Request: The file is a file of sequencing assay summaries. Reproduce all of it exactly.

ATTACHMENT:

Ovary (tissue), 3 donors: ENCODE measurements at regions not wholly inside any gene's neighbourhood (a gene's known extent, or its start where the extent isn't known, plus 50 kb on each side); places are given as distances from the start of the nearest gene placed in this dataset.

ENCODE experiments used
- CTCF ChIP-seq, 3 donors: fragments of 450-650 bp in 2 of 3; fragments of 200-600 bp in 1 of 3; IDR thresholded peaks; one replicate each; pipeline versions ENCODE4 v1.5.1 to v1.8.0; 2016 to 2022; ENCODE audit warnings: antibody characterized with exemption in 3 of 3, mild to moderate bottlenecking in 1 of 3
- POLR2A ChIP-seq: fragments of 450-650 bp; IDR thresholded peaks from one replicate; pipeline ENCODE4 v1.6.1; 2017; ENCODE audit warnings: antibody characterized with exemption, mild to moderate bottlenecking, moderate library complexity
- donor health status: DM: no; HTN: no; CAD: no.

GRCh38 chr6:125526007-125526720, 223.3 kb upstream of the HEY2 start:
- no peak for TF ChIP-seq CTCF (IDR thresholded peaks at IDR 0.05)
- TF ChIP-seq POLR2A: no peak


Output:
Ovary (tissue), 3 donors: ENCODE measurements at regions not wholly inside any gene's neighbourhood (a gene's known extent, or its start where the extent isn't known, plus 50 kb on each side); places are given as distances from the start of the nearest gene placed in this dataset.

ENCODE experiments used
- CTCF ChIP-seq, 3 donors: fragments of 450-650 bp in 2 of 3; fragments of 200-600 bp in 1 of 3; IDR thresholded peaks; one replicate each; pipeline versions ENCODE4 v1.5.1 to v1.8.0; 2016 to 2022; ENCODE audit warnings: antibody characterized with exemption in 3 of 3, mild to moderate bottlenecking in 1 of 3
- POLR2A ChIP-seq: fragments of 450-650 bp; IDR thresholded peaks from one replicate; pipeline ENCODE4 v1.6.1; 2017; ENCODE audit warnings: antibody characterized with exemption, mild to moderate bottlenecking, moderate library complexity
- donor health status: DM: no; HTN: no; CAD: no.

GRCh38 chr6:125526007-125526720, 223.3 kb upstream of the HEY2 start:
- no peak for TF ChIP-seq CTCF (IDR thresholded peaks at IDR 0.05)
- TF ChIP-seq POLR2A: no peak